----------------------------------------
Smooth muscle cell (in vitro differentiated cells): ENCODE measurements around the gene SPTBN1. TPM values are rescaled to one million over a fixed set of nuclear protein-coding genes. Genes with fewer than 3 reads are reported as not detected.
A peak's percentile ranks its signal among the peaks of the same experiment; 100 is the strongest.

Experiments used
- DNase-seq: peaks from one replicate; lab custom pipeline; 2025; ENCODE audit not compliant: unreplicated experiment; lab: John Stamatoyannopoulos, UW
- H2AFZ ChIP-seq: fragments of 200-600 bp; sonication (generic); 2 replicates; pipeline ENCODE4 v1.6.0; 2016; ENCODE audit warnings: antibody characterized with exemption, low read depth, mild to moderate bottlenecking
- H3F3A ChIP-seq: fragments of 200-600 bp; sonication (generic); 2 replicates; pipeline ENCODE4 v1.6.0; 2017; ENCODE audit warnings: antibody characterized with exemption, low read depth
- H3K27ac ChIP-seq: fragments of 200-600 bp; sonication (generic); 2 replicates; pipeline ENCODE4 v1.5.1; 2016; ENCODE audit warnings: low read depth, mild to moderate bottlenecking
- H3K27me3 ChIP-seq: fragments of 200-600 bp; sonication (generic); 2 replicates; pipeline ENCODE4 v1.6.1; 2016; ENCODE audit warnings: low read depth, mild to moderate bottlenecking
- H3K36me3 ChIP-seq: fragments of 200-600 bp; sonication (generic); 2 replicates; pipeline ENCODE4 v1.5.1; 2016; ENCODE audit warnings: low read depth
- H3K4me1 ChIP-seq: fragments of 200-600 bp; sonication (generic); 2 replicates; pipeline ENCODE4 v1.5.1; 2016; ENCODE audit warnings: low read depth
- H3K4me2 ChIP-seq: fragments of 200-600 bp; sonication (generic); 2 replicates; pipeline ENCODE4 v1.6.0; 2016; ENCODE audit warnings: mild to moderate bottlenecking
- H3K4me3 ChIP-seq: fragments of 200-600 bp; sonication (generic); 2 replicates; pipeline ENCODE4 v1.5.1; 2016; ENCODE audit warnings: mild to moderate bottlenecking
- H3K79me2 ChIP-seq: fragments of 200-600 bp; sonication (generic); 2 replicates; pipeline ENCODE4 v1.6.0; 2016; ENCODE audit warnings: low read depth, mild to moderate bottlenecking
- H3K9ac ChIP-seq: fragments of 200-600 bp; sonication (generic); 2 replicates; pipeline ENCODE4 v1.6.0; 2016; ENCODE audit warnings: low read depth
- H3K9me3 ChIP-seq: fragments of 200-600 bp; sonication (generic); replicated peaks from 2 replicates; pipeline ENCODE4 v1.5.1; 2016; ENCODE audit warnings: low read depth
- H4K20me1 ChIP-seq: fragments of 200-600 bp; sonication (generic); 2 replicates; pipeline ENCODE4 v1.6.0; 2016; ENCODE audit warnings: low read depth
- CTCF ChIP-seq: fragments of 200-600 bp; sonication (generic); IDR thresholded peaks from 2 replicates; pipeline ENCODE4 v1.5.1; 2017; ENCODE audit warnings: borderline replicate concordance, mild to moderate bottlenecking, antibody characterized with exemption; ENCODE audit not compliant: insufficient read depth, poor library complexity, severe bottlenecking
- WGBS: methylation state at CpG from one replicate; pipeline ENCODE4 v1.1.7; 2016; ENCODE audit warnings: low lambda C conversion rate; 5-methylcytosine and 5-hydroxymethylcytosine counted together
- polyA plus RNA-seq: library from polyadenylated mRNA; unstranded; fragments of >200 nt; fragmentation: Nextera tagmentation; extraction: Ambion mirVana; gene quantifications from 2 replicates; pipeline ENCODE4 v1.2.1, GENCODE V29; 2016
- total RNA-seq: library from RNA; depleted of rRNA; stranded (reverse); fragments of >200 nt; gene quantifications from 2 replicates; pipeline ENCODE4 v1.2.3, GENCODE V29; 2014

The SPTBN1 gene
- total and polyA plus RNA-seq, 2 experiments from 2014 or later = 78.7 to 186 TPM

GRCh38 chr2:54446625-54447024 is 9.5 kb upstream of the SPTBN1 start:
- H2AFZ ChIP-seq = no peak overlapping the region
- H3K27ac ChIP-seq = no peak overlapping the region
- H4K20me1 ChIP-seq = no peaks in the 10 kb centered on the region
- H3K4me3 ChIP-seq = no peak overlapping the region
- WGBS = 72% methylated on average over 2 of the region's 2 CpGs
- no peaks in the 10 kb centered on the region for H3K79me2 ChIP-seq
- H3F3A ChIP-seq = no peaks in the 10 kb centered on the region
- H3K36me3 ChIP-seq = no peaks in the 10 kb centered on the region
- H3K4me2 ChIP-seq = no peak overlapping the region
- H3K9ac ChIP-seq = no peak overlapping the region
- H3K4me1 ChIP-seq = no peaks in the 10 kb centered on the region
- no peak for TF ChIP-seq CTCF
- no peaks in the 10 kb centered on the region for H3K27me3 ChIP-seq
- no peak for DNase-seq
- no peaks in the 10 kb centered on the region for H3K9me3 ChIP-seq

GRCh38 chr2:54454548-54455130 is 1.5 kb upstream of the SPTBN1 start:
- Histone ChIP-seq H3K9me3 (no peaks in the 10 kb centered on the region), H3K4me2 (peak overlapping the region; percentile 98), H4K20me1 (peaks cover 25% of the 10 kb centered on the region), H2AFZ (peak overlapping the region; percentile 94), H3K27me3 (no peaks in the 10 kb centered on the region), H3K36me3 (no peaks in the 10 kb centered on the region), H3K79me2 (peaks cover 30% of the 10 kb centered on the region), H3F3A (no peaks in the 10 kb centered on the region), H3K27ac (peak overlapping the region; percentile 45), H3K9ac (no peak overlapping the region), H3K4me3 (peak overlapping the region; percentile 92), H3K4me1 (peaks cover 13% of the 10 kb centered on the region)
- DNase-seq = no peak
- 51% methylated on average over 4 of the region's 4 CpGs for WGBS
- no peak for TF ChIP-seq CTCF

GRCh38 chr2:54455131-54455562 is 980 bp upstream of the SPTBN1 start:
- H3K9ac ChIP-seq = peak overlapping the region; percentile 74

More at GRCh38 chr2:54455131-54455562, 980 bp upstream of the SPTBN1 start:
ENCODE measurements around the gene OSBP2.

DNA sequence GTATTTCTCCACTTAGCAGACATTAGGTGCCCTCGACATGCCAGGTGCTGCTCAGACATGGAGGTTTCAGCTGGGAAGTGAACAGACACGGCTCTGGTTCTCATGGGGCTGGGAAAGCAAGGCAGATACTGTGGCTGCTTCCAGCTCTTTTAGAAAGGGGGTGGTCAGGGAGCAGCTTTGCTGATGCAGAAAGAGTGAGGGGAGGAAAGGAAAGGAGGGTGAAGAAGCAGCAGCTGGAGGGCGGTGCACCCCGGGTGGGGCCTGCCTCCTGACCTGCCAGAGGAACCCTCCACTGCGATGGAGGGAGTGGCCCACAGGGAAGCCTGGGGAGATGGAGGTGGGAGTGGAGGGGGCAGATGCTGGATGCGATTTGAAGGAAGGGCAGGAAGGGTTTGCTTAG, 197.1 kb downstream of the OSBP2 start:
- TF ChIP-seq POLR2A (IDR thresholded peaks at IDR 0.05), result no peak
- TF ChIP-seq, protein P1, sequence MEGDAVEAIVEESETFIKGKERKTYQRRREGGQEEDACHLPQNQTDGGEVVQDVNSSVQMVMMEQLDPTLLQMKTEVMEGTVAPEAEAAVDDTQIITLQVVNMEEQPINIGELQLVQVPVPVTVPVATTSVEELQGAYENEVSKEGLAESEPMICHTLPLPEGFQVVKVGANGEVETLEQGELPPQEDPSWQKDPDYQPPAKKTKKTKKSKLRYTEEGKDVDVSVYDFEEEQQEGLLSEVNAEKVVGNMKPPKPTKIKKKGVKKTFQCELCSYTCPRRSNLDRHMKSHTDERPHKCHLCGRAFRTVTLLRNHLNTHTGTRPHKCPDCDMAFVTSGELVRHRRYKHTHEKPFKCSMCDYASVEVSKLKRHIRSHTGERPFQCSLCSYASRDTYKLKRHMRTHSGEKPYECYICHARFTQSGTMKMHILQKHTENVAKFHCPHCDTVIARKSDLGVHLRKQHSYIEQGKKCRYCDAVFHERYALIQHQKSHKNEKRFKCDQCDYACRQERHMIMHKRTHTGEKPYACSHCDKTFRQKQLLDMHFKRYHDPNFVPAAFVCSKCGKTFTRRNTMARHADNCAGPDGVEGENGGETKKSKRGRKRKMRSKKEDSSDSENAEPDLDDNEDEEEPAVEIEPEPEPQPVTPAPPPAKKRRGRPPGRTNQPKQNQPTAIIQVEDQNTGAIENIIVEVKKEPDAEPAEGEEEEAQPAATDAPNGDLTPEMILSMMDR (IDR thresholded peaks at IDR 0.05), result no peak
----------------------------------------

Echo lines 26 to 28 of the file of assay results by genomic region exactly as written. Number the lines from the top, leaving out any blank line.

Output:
- H4K20me1 ChIP-seq = no peaks in the 10 kb centered on the region
- H3K4me3 ChIP-seq = no peak overlapping the region
- WGBS = 72% methylated on average over 2 of the region's 2 CpGs